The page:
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Leading telecoms equipment makers ZTE (0763.HK; Shenzhen: 000063) and Huawei are making new tactical moves on different fronts, with the former announcing a new tie-up with chip giant Intel (Nasdaq: INTC) as the latter defends its position in the lucrative European market. Since I'm writing about telecoms, I should also draw attention to the latest comments from leading mobile carrier China Mobile (0941.HK; NYSE: CHL), whose new chairman once again has reaffirmed the company is actively looking for M&A opportunities abroad.
Let's start the discussion with a look at ZTE, which has just announced it will become one of the first smartphone makers to develop models based on Intel's latest Atom processor unveiled just last month. (company announcement) After a late arrival to the mobile space, Intel is working desperately to gain a foothold in the fast-growing smartphone chipset market now dominated by names like Qualcomm (Nasdaq: QCOM) and Broadcom (Nasdaq: BRCM).
Intel rolled out another smartphone chip about a year ago as part of its bid to become a player in the space, working with second-tier manufacturers like Lenovo (0992.HK) and Motorola (previous post); but I suspect those products never got very far, and this latest Atom initiative is Intel's latest effort to carve out a niche in the fast-growing smartphone market.
Last year I commended Lenovo for taking a risk by using the new Intel chips, and I would again applaud ZTE for taking a similar risk with this newest chip, even if these new Intel-based smartphones don't sell very well. Intel is certainly a smart company and should eventually find a successful formula for smartphone chips, even if it did come late to the sector. When that happens, companies like ZTE and Lenovo should be in a good position to capitalise due to their early decisions to work with Intel.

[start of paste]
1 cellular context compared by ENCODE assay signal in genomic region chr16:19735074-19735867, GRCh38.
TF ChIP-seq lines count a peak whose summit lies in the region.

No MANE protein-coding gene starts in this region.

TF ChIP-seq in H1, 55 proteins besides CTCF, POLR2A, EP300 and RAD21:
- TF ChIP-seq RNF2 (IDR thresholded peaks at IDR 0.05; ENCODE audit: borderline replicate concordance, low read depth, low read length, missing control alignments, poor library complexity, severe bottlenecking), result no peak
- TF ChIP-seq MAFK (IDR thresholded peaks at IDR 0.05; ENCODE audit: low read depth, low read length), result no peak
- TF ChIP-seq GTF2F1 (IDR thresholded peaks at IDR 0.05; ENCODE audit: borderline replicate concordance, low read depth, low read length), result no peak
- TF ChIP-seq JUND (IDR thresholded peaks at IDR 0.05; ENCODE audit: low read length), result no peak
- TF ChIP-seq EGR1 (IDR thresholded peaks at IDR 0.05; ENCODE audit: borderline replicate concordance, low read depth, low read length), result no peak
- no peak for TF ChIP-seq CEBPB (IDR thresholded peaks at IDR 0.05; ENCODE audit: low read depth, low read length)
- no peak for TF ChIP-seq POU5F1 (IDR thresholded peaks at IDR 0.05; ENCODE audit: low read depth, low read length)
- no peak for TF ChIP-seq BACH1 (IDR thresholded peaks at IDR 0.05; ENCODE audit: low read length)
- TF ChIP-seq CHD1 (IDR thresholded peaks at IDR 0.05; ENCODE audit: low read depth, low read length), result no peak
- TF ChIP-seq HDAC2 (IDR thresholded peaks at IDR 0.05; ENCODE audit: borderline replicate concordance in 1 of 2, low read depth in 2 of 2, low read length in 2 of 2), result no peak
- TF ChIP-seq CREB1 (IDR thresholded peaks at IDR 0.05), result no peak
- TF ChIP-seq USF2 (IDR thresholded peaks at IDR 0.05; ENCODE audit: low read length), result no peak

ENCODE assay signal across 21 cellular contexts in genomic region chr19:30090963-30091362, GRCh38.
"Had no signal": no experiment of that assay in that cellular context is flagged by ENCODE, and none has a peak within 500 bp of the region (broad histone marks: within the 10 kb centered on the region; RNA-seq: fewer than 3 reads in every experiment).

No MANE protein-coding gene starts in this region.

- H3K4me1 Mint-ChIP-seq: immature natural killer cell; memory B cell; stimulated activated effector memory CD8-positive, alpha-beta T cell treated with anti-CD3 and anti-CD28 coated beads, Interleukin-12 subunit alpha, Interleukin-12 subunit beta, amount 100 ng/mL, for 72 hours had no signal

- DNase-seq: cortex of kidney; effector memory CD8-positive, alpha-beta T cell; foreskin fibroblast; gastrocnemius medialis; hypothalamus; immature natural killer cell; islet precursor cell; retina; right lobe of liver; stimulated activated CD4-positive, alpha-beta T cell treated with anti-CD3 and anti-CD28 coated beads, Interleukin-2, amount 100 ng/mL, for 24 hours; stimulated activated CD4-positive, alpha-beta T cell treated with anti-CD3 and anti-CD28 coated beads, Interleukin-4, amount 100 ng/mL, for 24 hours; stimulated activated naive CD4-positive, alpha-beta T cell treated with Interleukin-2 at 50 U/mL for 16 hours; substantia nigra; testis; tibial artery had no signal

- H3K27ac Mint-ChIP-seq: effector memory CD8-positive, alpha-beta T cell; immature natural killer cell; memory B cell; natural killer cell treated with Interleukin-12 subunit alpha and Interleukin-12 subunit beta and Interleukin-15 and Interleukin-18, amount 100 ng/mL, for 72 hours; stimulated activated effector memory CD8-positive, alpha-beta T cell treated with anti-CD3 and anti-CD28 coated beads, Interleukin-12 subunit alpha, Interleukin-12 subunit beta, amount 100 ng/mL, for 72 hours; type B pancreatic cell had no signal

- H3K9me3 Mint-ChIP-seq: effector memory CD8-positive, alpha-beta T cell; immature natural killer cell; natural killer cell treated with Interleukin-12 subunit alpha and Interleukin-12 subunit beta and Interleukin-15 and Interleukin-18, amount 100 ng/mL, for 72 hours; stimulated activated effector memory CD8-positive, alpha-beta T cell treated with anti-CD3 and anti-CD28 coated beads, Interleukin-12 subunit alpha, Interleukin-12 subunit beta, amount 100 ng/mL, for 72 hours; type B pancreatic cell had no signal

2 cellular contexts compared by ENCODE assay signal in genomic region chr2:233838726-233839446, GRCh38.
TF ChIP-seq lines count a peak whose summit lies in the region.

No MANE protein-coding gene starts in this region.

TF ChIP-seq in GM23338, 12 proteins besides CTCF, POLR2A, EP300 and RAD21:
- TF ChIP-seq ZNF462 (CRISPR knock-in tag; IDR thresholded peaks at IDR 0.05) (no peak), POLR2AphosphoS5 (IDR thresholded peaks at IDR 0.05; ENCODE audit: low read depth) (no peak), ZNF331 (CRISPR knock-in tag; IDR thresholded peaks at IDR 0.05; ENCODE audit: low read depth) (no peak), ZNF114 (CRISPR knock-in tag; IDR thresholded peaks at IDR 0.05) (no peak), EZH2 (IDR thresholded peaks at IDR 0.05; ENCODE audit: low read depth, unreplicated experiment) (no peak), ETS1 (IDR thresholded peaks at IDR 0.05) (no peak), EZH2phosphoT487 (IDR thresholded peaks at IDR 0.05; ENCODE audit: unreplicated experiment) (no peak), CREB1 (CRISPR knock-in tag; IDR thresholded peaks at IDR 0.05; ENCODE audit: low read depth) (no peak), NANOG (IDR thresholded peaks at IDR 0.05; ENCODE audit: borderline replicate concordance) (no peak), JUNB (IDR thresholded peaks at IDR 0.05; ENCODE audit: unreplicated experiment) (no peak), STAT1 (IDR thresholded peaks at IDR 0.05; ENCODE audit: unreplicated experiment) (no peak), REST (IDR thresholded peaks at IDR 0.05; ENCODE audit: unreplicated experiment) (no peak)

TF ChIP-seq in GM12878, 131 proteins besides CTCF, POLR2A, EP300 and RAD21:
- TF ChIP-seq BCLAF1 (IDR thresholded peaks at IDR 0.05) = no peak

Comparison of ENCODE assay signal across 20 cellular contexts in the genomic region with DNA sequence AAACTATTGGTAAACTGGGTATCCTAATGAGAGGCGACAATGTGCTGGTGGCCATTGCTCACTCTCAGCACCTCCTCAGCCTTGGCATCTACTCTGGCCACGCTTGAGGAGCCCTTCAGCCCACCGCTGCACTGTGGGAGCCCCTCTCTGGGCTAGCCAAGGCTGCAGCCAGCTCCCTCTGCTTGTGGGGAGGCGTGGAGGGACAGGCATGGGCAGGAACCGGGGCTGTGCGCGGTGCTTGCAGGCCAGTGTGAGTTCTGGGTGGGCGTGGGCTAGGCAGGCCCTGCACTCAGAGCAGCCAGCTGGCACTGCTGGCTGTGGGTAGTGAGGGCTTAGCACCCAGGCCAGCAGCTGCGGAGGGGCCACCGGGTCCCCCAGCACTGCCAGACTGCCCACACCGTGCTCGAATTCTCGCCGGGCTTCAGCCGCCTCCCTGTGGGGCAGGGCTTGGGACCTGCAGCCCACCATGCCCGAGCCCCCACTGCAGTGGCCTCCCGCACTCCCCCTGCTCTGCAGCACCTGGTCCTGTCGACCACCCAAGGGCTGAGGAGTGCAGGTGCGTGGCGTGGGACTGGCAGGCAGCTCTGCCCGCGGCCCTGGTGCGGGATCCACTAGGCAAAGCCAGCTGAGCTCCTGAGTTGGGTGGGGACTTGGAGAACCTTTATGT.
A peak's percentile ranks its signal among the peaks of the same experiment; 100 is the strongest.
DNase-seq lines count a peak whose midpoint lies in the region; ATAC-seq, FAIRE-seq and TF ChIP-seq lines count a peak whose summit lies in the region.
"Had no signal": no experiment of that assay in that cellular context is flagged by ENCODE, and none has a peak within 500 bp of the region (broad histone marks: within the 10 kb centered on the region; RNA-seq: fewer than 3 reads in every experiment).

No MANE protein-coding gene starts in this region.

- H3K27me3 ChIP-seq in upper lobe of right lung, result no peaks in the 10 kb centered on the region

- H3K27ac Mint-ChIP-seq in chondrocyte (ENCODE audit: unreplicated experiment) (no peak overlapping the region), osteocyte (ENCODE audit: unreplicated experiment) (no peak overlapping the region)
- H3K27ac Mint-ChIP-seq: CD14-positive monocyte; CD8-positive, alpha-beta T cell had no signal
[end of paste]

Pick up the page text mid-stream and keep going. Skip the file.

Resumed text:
Meantime, let's move on to Huawei, whose latest press release quotes a top level company official from a speech this week in Europe reaffirming the company's commitment to intellectual property (IP) protection and using IP developed in Europe to benefit the local market. Release of the comments and the speech itself look largely like a public relations exercise as Huawei comes under fire in the EU on a number of fronts.
The EU has recently accused both Huawei and ZTE of receiving unfair subsidies from Beijing, which could result in punitive tariffs against the companies. Huawei and ZTE also received a big setback last year when Washington banned the companies' networking equipment from the US due to security concerns; so it's possible some European governments could be considering similar moves.
Negative developments on either of these fronts could deal a huge setback to Huawei, which has had much more success in selling to Western European telcos than ZTE. This new PR-ish speech from Huawei is unlikely to influence any policy makers, in my view; but at least it shows that Huawei is aware of the sensitivity of its situation and is trying to take some action.
Lastly, let's take a quick look at China Mobile's latest M&A comments, which were made by its new Chairman Xi Guohua on the sidelines of the National People's Congress taking place in Beijing. Xi said China Mobile is determined to go global, and is eying opportunities around the world.
China Mobile has been making these kinds of comments for many years now, but has only made one minor acquisition in Pakistan so far despite having a huge reserve of cash. The main differences now are that Xi himself is new to his job, and also that some debt-heavy European telcos may be looking to sell some of their developing market assets to raise money. With those new factors in the mix, perhaps we could see China Mobile finally acquire some interesting global assets this year.
Bottom line: ZTE's new Intel tie-up looks like a good relationship-building exercise, while Huawei's latest comments in Europe are a PR move designed to counter negative sentiment in the EU.
To read more commentaries from Doug Young, visit youngchinabiz.com